Women in wrestling were once sidelined in favour of men, and in WWE had to compete in their own “Divas” league.
But at Wrestlemania 35, WWE is staging its first ever all-female main event.
During its 35-year history Wrestlemania’s main event has seen the likes of The Rock, Hulk Hogan and The Undertaker fight it out for the WWE’s top prize.
This year, it’s Ronda Rousey, Becky Lynch and Charlotte Flair who will headline the biggest moment in the wrestling calendar.
For many women in the industry, it’s a game-changer they never thought they’d see.
“For so long, the wrestling industry has seen women as second-class citizens,” Rihannon Docherty, who wrestles as Rhia O’Reilly, tells Radio 1 Newsbeat.
“Originally they were just there for their looks and that was it.”
As well as wrestling herself, Rhia trains other wrestlers as part of the UK’s Eve Academy – an all-female pro-wrestling group for women of 18 and over in east London.
She says that seeing WWE put women at the centre of their biggest event will inspire other companies to do something similar.
“WWE is seen as the forefront of wrestling for most people and if they’re doing it – it trickles down,” Rhia says.
“Whether it’s as a wrestler, manager, promoter, tech-guy – whatever it is you want to do, this is the best time for everyone, but especially for women.”
‘Bra and panties’ matches
But Emily Reed, who founded the Eve Academy, remembers when things were very different for females in the industry.
“They hired a lot of women who were models and then would teach them the basics of wrestling,” says Emily.
She says matches where women had to strip each other to their underwear to win – known as “Bra and panties” events – were “disgusting”.
“They were literally bikini contests and fancy dress contests,” she says.
“It’s not how you treat women who are meant to be there as wrestlers, the same as men.”
Emily says that outside the WWE, women would fight in what were known as “toilet break” matches before a main event, giving fans time to go to the toilet or get a drink from the bar before an event’s headliners took to the ring.
So she’s thrilled at seeing an all-female main event at Wrestlemania 35.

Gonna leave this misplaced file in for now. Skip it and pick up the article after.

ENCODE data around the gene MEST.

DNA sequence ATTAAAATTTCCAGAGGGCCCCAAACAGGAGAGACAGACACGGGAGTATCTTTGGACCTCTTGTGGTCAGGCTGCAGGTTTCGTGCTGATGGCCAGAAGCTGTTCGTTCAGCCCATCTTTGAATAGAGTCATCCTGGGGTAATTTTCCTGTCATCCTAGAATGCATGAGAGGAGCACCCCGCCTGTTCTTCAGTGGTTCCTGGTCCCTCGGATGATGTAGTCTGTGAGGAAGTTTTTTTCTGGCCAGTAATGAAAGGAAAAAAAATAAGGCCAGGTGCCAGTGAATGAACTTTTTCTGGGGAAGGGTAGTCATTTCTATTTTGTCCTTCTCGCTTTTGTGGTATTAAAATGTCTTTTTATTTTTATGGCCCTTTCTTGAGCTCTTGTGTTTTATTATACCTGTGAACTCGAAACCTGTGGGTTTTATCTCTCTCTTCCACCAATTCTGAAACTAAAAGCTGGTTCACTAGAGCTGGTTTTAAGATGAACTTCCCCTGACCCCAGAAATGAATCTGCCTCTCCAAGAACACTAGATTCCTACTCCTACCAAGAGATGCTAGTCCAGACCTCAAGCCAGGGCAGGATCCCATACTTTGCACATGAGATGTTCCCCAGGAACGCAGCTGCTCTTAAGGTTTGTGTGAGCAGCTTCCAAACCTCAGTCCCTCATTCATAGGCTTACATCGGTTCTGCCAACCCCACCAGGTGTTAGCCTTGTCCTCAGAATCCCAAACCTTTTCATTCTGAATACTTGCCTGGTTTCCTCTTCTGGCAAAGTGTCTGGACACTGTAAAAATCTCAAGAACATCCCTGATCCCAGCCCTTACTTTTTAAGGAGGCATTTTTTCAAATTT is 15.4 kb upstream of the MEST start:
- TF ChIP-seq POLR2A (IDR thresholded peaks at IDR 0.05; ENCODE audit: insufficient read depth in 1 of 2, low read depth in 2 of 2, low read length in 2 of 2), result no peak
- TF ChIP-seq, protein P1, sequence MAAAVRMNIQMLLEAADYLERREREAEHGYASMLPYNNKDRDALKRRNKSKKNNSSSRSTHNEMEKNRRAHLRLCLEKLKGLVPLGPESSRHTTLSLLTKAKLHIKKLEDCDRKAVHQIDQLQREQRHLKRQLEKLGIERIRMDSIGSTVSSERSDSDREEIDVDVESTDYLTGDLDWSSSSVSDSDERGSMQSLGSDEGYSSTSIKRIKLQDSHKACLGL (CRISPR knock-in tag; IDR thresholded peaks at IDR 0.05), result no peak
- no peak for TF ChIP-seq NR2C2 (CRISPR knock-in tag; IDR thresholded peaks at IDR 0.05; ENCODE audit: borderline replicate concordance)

“It is a huge step forward,” Emily says.
But she says it’s just the first step in equal billing for women in wrestling and says they “still need to be pushing”.
And of course, there’s excitement about the Wrestlemania 35 main event among some of the WWE professionals as well.
“It’s just motivating and it’s encouraging to all of us,” WWE star Naomi tells 1Xtra’s Ace, who’s at the New Jersey event.
“Who knows what’s next after this. I truly feel this is just the beginning. I think there will be more doors opening and more opportunities for women to come.”
Lacey Evans says this is just one many barriers in wrestling that women continue to knock down.
“This is probably one of the biggest. It’s just up to us to continue this path and continue to prove to the world what women are capable of,” she tells Ace.
My Tinder matches want to wrestle me
But while changes are being seen at the top level of the industry, there’s still a lot to be done at a local level, according to some of the trainees at Eve Academy.
“It’s on my Tinder profile that I wrestle,” says Anna Dobbie, who wrestles under the name of Goldyloxx.
She says people use her sport to make unwelcome sexual suggestions.
“Half of the people will approach me and say ‘can we wrestle sometime?’ That sets me off and makes me block them immediately.”
“This is my hobby, I don’t do it for that reason and the fact you’ve immediately made it about that, I find really disturbing.”
She also says that she has attended recent women’s wrestling events where men in the audience have heckled women in the ring, calling for them to take their clothes off.
Laavanya Mahendrarajah, who says she’s “addicted to wrestling” and its “adrenaline rush”, believes this is still happening when people aren’t aware of the changes that have been made in the industry.
“From the outside perspective, people who haven’t been involved in wrestling don’t see the small changes that are taking place,” Laavanya tells Newsbeat.
“If you are a wrestling fan or are a wrestler yourself, you see all the changes that have been going on.
“But I think there’s a long way women still have to go.”
Both Anna and Laavanya say that learning to wrestle has improved their confidence, and Eve Academy founder Emily says most women who train find it makes a change to more than just their fitness.
“The women turn up here and we sit nice and straight, maybe hide away in the corners and we don’t make noise,” she says.
“Then they leave here yelling and shouting and standing big and tall.
“I started to doubt that women would ever main event Wrestlemania and I’m so happy that there will be a lot of women seeing that it can happen.”